After R.E.M. left I.R.S. for Warner Bros., the band’s success exploded from there.  They would go on to have two No. 1 albums – 1991’s OUT OF TIME and 1994’s MONSTER, two No. 2 albums – the brilliant AUTOMATIC FOR THE PEOPLE from 1992 and 1996’s NEW ADVENTURES IN HI-FI, a No. 3 album, 1998’s UP, eight more Top 40 hits (led by 1991’s “Losing My Religion”), and an incredible contract with Warner Bros. that gave them quite a ride for awhile.

R.E.M. broke up in 2011 after more than 30 years of putting out amazing music.  Though I sadly never got to see the band perform, in March 2007, I was 10 feet in front of Peter Buck at a show in Cambridge, MA at T.T. The Bear’s, when he was part of Robyn Hitchcock & The Venus 3 (I was also standing next to Amanda Palmer of The Dresden Dolls, though I think Michael – who was a huge fan of her and her band – had to point her out to me). 

robyn + peter SWSW 07

Robyn Hitchcock and Peter Buck, hamming it up at SXSW, March 2007.

Robyn & Peter & the rest of The Venus 3 played some Venus 3 originals, covers by The Beatles, Bob Dylan, Pink Floyd, and some of Robyn’s songs, both solo and with The Soft Boys.  It was an incredible show.  That’s attributed to Michael, for introducing me to Robyn Hitchcock from the start of our friendship.

mike-mills

Mike Mills, Record Store Day 2014.

I also got to meet Mike Mills when he came for a signing at Record Store Day at the Bull Moose in Scarborough, Maine in 2014.  Bull Moose’s Chris Brown was the inspiration for Record Store Day (also founded in 2007), and I believe the inspiration for getting Mike Mills to come to the store that day.  In the brief moment I met him, Mike was very cool and really down to earth, and he was kind enough to sign a GREEN 25th Anniversary CD for a WMPG auction, and for me, he signed the 4-album set Mike was promoting, R.E.M.’s UNPLUGGED: THE COMPLETE 1991 AND 2001 SESSIONS.  So, I got to see half of R.E.M., in a sorta roundabout way.

R.E.M.-Record-Store-Day

It’s funny, “The One I Love” is NOT the R.E.M. song I love the most.  I actually can’t choose a favorite.  But, if I could choose more than one, that distinction would go to “Laughing” (from 1983’s MURMUR), the 1981 Hib-Tone version of “Radio Free Europe,” “Cuyahoga” and “I Believe” (from my favorite 80s R.E.M. album, 1986’s LIFES RICH PAGEANT), “Can’t Get There From Here” (from 1985’s FABLES OF THE RECONSTRUCTION, and an old popular saying here in Maine), “Near Wild Heaven” and “Belong” (from 1991’s OUT OF TIME), “At My Most Beautiful” (from 1998’s UP), the original 1992 version and the 1999 orchestral version of “Man On The Moon,” and “Nightswimming” (from my favorite 90s R.E.M. album, 1992’s AUTOMATIC FOR THE PEOPLE).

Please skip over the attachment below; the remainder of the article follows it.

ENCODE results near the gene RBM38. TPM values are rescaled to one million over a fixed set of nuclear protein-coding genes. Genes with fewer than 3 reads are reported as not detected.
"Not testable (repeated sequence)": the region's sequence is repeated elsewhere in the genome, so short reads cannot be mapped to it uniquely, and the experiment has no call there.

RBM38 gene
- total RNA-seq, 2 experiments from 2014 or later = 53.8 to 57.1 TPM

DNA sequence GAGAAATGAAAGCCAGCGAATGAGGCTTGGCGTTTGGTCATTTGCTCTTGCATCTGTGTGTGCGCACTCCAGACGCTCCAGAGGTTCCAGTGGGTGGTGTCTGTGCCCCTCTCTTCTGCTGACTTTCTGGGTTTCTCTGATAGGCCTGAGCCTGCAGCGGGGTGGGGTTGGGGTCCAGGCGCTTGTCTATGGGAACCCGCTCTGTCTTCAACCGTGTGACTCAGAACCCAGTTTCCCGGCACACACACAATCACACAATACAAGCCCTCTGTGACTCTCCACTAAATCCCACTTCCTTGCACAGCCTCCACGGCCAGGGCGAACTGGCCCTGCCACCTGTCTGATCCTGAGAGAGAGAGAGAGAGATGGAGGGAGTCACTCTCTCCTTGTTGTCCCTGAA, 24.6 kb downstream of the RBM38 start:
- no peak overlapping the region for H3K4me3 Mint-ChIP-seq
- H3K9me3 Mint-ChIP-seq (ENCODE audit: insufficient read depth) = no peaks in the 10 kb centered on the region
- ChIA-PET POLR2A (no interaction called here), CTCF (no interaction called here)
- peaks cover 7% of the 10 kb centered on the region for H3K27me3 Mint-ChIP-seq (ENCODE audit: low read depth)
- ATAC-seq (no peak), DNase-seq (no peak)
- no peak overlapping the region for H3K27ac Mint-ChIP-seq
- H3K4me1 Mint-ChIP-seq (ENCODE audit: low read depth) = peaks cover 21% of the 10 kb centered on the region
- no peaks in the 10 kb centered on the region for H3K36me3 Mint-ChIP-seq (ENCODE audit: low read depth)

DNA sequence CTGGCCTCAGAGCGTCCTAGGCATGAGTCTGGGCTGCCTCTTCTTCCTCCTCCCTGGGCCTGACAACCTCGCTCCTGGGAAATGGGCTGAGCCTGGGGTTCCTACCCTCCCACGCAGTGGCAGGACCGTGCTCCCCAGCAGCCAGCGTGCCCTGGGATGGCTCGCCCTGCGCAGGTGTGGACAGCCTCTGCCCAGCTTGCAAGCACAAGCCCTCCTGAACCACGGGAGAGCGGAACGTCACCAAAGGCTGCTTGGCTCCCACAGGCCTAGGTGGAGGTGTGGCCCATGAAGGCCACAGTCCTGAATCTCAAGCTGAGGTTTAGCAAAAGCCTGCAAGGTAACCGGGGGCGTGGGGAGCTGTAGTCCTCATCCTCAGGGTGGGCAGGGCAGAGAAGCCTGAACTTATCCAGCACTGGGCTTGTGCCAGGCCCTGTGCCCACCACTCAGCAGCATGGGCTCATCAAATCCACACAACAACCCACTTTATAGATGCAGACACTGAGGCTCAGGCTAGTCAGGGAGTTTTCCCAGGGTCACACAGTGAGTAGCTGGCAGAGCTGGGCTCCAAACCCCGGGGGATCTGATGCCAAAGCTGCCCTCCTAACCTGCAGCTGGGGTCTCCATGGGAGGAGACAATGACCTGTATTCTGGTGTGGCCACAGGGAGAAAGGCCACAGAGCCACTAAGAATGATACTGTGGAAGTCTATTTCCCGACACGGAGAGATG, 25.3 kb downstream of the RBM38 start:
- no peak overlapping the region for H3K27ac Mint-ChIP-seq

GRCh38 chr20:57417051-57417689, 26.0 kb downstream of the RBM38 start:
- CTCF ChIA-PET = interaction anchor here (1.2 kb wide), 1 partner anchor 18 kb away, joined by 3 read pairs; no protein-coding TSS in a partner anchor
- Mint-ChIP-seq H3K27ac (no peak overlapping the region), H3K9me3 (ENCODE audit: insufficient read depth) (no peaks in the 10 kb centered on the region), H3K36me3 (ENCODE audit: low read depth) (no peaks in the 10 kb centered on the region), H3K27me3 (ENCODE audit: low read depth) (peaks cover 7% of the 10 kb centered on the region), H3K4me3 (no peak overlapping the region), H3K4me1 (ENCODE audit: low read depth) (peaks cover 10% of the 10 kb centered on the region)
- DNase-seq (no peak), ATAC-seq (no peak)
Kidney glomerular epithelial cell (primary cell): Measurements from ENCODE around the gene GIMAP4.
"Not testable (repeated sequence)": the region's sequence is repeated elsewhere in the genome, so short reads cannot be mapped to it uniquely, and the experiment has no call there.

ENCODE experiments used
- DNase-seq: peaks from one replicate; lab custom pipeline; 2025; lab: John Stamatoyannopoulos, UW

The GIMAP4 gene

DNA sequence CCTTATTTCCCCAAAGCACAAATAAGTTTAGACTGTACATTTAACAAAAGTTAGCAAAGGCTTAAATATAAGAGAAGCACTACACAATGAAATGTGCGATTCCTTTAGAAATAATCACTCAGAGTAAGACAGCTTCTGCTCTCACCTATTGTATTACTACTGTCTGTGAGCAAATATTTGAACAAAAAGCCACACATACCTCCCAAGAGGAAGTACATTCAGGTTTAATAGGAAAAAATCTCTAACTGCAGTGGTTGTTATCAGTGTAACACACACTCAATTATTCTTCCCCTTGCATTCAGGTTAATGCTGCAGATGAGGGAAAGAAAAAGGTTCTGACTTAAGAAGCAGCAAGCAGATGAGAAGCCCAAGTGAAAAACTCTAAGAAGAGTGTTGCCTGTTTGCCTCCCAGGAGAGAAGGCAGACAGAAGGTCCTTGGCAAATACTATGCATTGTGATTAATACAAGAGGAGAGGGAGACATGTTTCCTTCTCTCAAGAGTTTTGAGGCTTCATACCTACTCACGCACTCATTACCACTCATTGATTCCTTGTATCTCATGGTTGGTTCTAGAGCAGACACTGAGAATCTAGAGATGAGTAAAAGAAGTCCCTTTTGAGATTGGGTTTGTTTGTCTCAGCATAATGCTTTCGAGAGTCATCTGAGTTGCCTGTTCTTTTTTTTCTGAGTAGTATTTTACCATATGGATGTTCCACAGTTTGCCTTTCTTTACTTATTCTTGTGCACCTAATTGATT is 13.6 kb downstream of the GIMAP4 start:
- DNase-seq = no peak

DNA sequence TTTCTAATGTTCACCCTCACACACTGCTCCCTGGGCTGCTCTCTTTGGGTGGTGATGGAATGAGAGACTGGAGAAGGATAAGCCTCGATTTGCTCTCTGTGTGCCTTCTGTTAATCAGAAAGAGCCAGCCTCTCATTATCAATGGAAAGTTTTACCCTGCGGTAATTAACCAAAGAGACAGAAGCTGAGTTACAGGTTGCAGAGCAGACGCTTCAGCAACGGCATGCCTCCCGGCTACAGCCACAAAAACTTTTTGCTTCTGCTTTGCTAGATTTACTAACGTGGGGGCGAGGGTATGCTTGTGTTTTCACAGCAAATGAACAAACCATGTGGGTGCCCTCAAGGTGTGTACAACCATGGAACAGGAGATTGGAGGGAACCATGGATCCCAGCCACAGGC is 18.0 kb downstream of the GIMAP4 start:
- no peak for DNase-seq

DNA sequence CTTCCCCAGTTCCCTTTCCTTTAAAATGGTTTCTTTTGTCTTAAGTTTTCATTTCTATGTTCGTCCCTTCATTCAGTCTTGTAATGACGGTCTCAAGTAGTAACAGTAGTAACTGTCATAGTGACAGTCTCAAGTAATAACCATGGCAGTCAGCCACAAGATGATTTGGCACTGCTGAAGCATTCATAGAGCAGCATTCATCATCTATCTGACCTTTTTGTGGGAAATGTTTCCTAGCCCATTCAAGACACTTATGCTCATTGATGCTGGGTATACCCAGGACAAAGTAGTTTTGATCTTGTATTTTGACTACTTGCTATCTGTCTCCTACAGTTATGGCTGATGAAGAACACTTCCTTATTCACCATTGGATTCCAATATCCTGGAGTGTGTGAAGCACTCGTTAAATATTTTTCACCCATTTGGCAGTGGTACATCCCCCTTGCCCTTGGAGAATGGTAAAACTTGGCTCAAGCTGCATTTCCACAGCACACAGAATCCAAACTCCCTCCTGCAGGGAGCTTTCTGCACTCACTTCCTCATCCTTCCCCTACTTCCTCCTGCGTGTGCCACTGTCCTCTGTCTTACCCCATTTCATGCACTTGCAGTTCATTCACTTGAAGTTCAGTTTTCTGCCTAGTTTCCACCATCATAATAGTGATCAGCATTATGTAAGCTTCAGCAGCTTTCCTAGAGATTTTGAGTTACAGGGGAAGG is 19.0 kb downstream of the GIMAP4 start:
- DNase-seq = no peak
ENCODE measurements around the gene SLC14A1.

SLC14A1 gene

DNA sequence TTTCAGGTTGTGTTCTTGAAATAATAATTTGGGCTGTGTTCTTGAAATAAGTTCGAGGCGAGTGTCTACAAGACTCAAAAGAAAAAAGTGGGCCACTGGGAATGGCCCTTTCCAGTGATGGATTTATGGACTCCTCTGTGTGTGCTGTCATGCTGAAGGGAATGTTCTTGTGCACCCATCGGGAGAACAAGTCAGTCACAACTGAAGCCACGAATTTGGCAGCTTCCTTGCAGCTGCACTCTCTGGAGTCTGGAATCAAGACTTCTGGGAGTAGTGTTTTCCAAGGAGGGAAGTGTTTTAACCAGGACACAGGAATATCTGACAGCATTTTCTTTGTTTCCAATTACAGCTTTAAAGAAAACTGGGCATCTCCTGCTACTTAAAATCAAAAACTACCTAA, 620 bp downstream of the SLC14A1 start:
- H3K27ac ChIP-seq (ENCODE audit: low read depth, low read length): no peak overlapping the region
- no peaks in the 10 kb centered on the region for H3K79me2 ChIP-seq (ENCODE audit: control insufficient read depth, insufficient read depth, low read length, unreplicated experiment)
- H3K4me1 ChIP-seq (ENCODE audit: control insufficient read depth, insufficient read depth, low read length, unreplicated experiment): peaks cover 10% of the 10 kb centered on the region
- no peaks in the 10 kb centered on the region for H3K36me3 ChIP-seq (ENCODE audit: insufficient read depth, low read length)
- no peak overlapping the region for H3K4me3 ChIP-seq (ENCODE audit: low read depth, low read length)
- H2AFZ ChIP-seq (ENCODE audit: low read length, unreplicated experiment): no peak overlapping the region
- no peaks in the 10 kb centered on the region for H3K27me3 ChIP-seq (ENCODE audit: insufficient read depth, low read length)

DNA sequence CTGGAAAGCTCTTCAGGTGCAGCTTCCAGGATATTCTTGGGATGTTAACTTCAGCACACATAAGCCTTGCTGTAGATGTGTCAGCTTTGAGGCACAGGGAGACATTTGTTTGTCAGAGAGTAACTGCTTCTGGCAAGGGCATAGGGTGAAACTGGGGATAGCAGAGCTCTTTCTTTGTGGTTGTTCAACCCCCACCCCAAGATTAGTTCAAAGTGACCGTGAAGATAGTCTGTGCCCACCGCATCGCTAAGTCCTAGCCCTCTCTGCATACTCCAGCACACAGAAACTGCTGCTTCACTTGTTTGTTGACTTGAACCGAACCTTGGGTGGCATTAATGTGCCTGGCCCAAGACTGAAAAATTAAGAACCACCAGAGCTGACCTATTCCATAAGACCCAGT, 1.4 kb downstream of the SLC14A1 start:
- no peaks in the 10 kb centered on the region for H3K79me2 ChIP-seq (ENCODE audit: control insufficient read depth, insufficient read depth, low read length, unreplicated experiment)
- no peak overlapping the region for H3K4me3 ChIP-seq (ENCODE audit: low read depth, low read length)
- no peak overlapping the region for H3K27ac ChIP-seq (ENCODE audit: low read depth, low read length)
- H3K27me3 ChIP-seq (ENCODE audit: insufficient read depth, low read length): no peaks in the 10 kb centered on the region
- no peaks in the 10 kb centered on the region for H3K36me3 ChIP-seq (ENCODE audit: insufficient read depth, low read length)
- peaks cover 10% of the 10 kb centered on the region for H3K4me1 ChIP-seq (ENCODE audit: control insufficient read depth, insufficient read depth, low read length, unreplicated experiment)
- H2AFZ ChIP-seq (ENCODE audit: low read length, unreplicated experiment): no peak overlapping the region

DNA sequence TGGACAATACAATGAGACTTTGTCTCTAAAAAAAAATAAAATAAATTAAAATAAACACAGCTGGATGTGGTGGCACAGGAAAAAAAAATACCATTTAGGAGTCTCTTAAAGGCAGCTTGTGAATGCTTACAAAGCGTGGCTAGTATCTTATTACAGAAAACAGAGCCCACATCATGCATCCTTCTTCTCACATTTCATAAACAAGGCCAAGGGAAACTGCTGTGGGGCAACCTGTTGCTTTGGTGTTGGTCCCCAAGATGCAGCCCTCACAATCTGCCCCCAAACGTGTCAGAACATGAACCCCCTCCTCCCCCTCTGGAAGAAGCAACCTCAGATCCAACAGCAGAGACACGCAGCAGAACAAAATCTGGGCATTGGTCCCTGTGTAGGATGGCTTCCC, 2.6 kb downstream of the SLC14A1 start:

But, “The One I Love” will always be the R.E.M. song that I loved FIRST, and, with Michael’s help, made me love the band’s music forever…

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Me and Michael, 10.31.2015, right before the wedding of his daughter, Devon.  Can’t remember if he or one of his sisters was trying to make me laugh. ‘Twas a really great day of many in a wonderful friendship…

https://www.youtube.com/watch?v=j7oQEPfe-O8

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song of the day – “You Are The Girl” | THE CARS | 1987.

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On June 15, 2014, Casey Kasem, host of the longtime countdown program, AMERICAN TOP 40, passed away at the age of 82.  From my first blog post (and prolly some more inbetween then and now), I explained how, in 1979, I was a geeky, lanky and somewhat lost 12-year-old living in Central Maine, had a few friends and not a lot of interest in much of anything, but at some point early that year, I discovered AMERICAN TOP 40, and was glued to it every weekend.  Not only could I hear the 40 biggest songs in the country every week, but also Casey’s cool trivia and facts about the songs and the artists, a trait I treasure to this day.  For me, the show was No. 1 with a bullet.  And still is (thanks to the re-airing of broadcasts of AT40 on iHeart Radio).american-top-40-casey-kasem